The Goddess would never have allowed them to find this island had they not sought it in the spirit of true love. They would have wandered upon the waters of the lake, their path shrouded in mist and shadow until they gave up and turned back to shore. So, I welcomed them.
He was a warrior from the plains, lithe as a cat with copper-toned skin, thick, black hair and almond-shaped eyes. His hawkish nose curved over a thin mouth. She was a slave from the Western Islands, fair-skinned and slender as snow weed. Her flaxen hair was bleached white, her face creased by years of labor in the sun. But her eyes were as blue as the heart of the lake.
He clutched at her like a hard-won prize, but I pried her from his sweaty grip. In my hut, I removed her bindings and washed her bleeding wrists with water and witch-hazel. I bound the wounds with clean cloth. I fed them some thick spinach stew, which they ate greedily, and I bade her to sleep in my bed.
Outside, the other residents of the island gathered in the courtyard of my compound to welcome the new arrivals. They brought gifts of palm wine, bananas and roasted yam, for they too had sought its sanctuary after fleeing the capricious strictures of their societies. Though they pressed him, he would not say what brought the two of them to our shores. Only later as she slept and we nursed warm bowls of tea beside the dying embers of the hearth fire, did he tell his story.
Her name was Zahra, which meant ‘fierce.’ It was not her true name. She had been given a tribal name when they bought her as a child. His name was Allul, a desert bird of prey. He had loved her since he first saw her as a child fighting off those who tried to break her spirit, he told me. But Allul was a warrior of a respected family in his tribe. He could not marry her and she had vowed to kill herself rather than become any one’s bed slave.
So one night, buoyed by drink, he lured her out into the scrubs and took her. Against the laws of his tribe, against her will, he took her. Then, fearing the harsh justice of his people, which would have condemned them both to death, he bound her and fled.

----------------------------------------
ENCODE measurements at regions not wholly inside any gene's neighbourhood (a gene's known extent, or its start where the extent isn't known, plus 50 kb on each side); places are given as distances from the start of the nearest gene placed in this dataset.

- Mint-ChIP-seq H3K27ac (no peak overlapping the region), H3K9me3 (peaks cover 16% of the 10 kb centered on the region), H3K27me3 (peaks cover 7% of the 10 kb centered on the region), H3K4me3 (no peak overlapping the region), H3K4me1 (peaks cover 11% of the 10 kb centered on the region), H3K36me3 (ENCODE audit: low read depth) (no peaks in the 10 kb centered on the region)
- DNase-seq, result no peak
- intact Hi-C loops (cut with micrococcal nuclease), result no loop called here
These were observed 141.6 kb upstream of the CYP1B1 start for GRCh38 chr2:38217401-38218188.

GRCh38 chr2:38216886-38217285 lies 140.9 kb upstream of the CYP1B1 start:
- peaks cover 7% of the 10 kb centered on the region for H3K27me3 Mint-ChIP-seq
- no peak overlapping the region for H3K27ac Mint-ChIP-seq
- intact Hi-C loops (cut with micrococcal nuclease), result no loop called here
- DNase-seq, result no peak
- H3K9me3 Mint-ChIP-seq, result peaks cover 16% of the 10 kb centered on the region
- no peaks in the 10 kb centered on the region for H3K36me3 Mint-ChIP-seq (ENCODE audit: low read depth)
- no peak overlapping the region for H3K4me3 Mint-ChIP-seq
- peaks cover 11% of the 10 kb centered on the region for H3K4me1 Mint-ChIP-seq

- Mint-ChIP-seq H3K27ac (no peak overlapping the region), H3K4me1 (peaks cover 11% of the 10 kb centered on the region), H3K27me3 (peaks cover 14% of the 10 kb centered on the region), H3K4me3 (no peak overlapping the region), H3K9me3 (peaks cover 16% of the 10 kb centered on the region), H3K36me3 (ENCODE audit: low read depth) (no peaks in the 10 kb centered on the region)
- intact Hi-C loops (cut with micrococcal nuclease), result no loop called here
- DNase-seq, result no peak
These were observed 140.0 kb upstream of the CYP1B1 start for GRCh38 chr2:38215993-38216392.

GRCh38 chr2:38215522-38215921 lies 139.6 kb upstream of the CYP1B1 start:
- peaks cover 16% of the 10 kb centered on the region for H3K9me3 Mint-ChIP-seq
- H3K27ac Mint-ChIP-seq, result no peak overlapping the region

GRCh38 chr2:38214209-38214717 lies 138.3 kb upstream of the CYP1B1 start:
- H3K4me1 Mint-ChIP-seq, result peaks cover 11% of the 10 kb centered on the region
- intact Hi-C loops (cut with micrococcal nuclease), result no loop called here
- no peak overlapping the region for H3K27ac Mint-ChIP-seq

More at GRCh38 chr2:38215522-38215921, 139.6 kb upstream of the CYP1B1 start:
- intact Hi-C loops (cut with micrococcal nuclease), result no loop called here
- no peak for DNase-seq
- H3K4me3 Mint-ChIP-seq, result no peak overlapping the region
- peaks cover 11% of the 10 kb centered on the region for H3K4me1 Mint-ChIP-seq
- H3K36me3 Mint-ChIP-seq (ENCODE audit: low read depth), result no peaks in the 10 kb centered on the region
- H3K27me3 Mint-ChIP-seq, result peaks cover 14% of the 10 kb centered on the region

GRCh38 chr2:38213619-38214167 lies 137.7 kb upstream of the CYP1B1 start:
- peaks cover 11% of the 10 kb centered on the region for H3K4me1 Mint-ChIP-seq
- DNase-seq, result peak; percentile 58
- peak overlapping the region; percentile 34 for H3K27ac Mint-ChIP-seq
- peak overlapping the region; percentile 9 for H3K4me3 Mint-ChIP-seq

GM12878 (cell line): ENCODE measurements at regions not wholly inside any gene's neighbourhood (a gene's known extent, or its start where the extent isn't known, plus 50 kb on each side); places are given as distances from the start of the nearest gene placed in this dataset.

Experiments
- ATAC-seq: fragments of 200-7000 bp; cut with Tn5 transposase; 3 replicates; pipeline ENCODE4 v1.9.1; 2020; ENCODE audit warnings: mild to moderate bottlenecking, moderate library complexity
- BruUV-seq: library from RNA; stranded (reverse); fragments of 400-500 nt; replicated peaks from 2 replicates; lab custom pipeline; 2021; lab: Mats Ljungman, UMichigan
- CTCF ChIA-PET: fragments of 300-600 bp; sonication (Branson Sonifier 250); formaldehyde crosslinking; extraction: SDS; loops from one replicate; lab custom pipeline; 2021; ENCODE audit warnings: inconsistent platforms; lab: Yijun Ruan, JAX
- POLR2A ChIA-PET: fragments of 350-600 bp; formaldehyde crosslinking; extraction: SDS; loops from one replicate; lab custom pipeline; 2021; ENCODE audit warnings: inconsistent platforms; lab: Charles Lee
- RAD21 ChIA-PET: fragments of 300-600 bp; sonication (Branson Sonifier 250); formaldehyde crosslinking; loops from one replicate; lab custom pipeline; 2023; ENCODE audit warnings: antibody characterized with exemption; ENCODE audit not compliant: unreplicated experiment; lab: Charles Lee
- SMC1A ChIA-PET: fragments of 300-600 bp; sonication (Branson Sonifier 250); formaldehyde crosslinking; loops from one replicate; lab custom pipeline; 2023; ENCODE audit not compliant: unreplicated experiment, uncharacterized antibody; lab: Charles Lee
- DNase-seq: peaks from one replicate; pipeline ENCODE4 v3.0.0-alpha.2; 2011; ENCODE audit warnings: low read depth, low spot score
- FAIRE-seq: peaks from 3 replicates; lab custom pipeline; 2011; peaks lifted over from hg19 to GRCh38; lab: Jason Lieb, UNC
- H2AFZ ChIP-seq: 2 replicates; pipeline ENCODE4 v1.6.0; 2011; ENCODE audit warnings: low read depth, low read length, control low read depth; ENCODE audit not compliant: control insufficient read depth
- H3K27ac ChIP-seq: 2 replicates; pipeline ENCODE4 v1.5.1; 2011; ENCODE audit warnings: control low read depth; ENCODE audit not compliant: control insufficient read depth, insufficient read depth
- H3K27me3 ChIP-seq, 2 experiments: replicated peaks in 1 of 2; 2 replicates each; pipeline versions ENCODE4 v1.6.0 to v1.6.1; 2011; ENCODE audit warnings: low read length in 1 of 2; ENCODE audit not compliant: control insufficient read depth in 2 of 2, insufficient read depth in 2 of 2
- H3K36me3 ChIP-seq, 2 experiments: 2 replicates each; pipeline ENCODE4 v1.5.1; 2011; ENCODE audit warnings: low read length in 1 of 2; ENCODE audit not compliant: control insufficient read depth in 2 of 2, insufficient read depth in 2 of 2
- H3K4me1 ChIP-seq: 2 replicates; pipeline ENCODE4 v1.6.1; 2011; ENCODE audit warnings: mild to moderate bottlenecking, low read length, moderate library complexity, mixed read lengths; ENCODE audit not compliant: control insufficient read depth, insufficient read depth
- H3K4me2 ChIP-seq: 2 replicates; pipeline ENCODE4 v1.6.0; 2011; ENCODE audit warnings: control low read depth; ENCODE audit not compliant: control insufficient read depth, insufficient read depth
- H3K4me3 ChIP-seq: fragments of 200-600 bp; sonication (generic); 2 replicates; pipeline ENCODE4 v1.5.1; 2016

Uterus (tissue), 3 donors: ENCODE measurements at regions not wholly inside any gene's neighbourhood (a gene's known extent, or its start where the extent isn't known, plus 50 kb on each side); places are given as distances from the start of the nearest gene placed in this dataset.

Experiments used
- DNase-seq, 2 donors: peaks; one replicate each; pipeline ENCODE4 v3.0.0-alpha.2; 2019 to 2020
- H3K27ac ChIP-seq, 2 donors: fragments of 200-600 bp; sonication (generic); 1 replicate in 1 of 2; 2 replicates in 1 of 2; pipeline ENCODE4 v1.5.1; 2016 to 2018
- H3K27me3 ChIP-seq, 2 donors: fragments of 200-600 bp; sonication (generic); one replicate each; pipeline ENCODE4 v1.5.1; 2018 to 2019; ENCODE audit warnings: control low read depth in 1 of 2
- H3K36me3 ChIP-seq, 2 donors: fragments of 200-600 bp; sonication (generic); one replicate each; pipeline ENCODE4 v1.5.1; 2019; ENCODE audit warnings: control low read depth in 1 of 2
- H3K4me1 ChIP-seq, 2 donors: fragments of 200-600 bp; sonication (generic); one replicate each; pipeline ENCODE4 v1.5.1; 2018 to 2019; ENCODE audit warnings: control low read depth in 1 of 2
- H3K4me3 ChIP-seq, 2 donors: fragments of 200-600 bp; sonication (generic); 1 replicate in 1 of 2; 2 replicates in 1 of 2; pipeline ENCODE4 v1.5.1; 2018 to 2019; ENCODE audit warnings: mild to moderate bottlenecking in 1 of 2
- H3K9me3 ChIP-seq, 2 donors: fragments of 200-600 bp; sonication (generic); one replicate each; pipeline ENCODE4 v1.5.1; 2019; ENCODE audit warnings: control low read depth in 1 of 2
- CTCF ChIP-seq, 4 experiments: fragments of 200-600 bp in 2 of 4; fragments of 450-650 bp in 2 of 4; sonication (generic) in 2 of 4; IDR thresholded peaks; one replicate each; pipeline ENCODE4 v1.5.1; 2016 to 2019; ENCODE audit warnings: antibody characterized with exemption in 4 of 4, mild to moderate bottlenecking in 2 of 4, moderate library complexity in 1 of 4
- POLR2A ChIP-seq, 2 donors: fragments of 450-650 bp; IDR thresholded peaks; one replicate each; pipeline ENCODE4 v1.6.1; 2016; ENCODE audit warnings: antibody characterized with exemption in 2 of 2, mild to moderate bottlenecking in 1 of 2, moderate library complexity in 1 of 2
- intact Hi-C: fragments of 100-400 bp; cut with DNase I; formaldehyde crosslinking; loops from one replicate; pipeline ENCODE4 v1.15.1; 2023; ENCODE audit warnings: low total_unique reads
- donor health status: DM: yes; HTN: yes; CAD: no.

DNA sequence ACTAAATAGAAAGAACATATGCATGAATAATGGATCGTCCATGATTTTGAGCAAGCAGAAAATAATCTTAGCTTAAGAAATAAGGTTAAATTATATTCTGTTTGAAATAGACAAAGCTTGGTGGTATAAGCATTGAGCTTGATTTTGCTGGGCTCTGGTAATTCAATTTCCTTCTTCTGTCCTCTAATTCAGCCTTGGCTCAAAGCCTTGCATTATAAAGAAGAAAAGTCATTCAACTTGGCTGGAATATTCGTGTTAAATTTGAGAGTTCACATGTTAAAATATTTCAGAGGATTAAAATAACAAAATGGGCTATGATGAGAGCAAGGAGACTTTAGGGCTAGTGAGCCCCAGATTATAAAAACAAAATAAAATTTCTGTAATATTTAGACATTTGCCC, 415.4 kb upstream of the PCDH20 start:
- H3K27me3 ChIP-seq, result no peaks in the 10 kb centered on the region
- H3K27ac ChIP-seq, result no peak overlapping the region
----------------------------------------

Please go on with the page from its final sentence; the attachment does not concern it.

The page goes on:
For a time, they lived off the custom of hospitality that exists among the tribes of the plains. Among them, any visitor is welcomed without questions or complaint for a given time. A day, for some, a week – even a full moon among others. However, as the evidence of his crime blossomed within her, he sought a more permanent refuge.
Now, I cannot tell you where this island is. It sits in the middle of a great lake, but everyone who has found the lake has come by different means. Some climbed mountains, others crossed deserts, one couple fell into the lake after they jumped from a cliff. Allul and Zahra crested a hill one day and saw the lake nestled in the center of a valley filled with snow weeds – the island winking at them through the haze of mist.
As he finished his tale, my mind was wild with questions. I could not understand it. I had been tending this island for time out of mind and I had welcomed people from all over the Land. They were men and women who had loved the wrong family, the wrong class, the wrong nation – even the wrong sex. But this, this was not love. This was base and selfish - a cruel parody of every story I had ever heard. Why would the Goddess bring this man to my shores?
Just then, I heard a cry from the corner of the hut where Zahara was sleeping. She had awoken in the throes of labor. Now, I have birthed more babies than I can remember, but none so fraught as this. Their time as nomads among the plainspeople had taken their toll on her. She was in poor health and I could not hear the child’s heartbeat. I called up help from the other residents and even drafted Allul. When the child was finally born, his face was covered in a thin caul. I ripped it away and kept it to fashion a protection charm for him later. He was a tiny thing, but he drew a great lungful of breath and cried with a volume that belied his size.
It was when Zahra held her son that I understood. It was not Allul’s love for Zahra that had brought them here. It was her love for her child, though he was the fruit of his father’s crime. In all the time they wandered, she could have fled into the harsh landscape. But she knew no tribesman would have extended the custom of hospitality to a lowly slave who had fled her master, so she had remained at her rapist’s side.
Now, she could be held prisoner no longer. She bid me care for her son and by morning, she was dead. Allul went mad from grief, though I am inclined to say it was rage. The anger of a spoiled child denied its favorite plaything. He walked into the lake and began to swim for the far shore, but he never got there. His body washed ashore a few days later.
Even as I write this, I can hear Behn rooting about among my herbs and potions on the other side of the hut. He looks like his father, dark haired and hawk-nosed. He even has a touch of the man’s melancholy nature. But his spirit, like his blue-blue eyes, are his mother’s. I know when he leaves here – as he surely will, for my world is too small for his ranging mind – he will be the flame that sets the world afire.